The bus stop from Maroon Bells-Snowmass Wilderness, termination of our hike, is right across the street from our hotel, where Mark is waiting. Not only has he unloaded our bags, but he has already scoped out choices for brews and burgers. The man makes an excellent Sherpa. 😉
We are staying at the Mountain Chalet, a very apropos name for this charming hotel built in 1954. Bobbie stayed here when she did this hike before, and I would highly recommend it if ever in Aspen. It is convenient, economical (relatively speaking by Aspen standards) has a lot of nice amenities like free full breakfast, a giant hot tub, heated pool, and a lot of “old world charm” reminiscent of a European mountain chalet.
Having never been to Aspen before, and knowing I am not likely to pass this way again any time soon, I want to spend some time looking around the town. But I know after an 11 mile hike, I won’t remember anything I see on arrival except the view from the shower, the dinner table, and the bed. And if we hike back the next morning, that will mean another 5:00am wake-up call. So with the promise of “free beer,” I manage to coerce Mark and Bobbie to stay in Aspen two nights so we can have a day in between to have a look around.
We spend most of the morning on our extra day walking around town admiring the architecture, strolling down the nice broad bike path that divides the river from the massive lawns of the “haves.” I am impressed by the amount of green space in Aspen. Parks are plentiful, including the John Denver Sanctuary in the center of town. I have always been a fan of John Denver’s poetry and prose. In fact, his Greatest Hits is at the top of the most frequent playlist in the Winnie. So I am eager to visit this memorial site. In doing my research, however, I find it interesting that some of his lyrics have been “cleansed.” References to “friends around the campfire, and everybody’s high” and “pass the pipe around” have been modified or removed altogether. Ironic, considering Colorado was one of the first two states in our nation to legalize marijuana.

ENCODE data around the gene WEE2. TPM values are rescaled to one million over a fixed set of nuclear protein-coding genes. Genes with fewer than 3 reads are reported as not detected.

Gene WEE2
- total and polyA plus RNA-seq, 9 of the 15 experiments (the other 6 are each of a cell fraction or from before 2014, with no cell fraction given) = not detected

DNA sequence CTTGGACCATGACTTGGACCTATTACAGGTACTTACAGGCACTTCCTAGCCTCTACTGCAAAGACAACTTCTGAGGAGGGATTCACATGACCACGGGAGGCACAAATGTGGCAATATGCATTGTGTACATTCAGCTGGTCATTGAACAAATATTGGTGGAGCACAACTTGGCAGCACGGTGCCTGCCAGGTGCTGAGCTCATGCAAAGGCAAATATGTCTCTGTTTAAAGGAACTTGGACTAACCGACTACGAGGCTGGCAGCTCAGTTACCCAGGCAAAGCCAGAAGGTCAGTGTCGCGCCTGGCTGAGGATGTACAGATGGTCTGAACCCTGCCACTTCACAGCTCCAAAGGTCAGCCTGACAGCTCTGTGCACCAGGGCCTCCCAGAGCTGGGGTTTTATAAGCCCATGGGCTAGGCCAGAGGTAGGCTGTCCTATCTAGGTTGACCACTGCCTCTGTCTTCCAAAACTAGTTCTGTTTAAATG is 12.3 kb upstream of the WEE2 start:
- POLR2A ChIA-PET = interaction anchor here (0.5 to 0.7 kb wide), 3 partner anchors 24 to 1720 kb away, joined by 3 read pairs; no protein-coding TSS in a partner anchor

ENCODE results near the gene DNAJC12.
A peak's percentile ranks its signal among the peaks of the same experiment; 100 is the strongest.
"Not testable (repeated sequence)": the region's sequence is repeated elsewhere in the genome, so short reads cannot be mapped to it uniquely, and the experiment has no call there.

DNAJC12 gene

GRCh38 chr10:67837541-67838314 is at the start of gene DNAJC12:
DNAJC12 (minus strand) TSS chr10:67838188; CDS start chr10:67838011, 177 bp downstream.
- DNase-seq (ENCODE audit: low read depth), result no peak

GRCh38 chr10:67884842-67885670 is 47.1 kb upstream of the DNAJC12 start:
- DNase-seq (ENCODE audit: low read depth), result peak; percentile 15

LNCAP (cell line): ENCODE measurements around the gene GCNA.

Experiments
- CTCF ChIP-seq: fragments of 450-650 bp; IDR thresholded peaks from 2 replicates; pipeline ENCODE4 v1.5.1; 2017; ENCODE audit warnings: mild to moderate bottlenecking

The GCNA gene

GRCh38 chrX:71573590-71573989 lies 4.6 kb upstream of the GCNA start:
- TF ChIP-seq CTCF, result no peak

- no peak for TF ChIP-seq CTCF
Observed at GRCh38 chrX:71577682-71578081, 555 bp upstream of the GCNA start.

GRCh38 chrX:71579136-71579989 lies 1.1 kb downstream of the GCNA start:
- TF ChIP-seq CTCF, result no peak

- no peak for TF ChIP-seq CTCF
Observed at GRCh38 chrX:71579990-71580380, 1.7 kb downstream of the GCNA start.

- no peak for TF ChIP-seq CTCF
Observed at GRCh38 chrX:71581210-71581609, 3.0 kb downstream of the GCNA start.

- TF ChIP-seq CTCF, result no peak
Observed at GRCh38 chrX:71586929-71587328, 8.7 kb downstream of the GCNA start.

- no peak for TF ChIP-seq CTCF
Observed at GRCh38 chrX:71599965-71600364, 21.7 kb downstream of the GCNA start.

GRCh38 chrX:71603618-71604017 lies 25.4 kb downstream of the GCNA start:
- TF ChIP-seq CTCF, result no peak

I am also impressed by the amount of flowers everywhere. Never in my life have I seen so many pots, window boxes, hanging baskets, raised beds, and there are no “dead heads” to be found on them anywhere. “Grounds keepers” are hard at work everywhere.
In the afternoon, we take a drive up Highway 82, highest paved state highway in Colorado, to Independence Pass, elevation 12,095 ft. On July 4th, 1879, a group of prospectors crossed the pass, naming it for the Independence Day holiday. Views from the summit are spectacular, with many fourteeners visible. And yes, Mark and Bobbie have climbed them. 😉
I like Aspen more than I expected. But in fact, I didn’t expect to like it at all. I left my “fashionista phase” behind when I left Manhattan. When one lives full time in an RV at the mercy of public laundromats, clothing becomes dispensable and disposable. I do my best shopping at the thrift stores, Walmart, or Target these days. So designer shops with absurd price tags only irritate me in their excess. But it is off season in Aspen. There are no fur-draped, diamond studded, boot scooting rich Texans or paparazzi-dodging celebs hiding behind their shades at this time of year. The balance seems tipped toward the hiking-boot sporting locals. I am grateful for the less-annoying off season.
There is lots of discussion over beer flights about whether we will hike back or ride back in the good company and smooth, climate-controlled comfort of the Suburu. The elevation gain profile of the hike looks like a number 7 fallen on its face, and we will be climbing the longer side. So although the hike back is less steep, it is still seven miles worth of constant climbing. Once we get to Maroon Pass, it will be a fast downhill run, but that is a whole lot of “up” through mud and rocks to get to the pass. Bobbie says she will go either way… I contemplate this longer than you might think. Will I have regrets if I don’t hike it both ways? Am I putting my body through a grueling task, all for the sake of “morning light” in my photos?
I rationalize that if I ride back, I will see parts of Colorado I would not otherwise get to see. It has nothing to do with the fact that it would also mean sleeping in an extra hour in the morning! 😉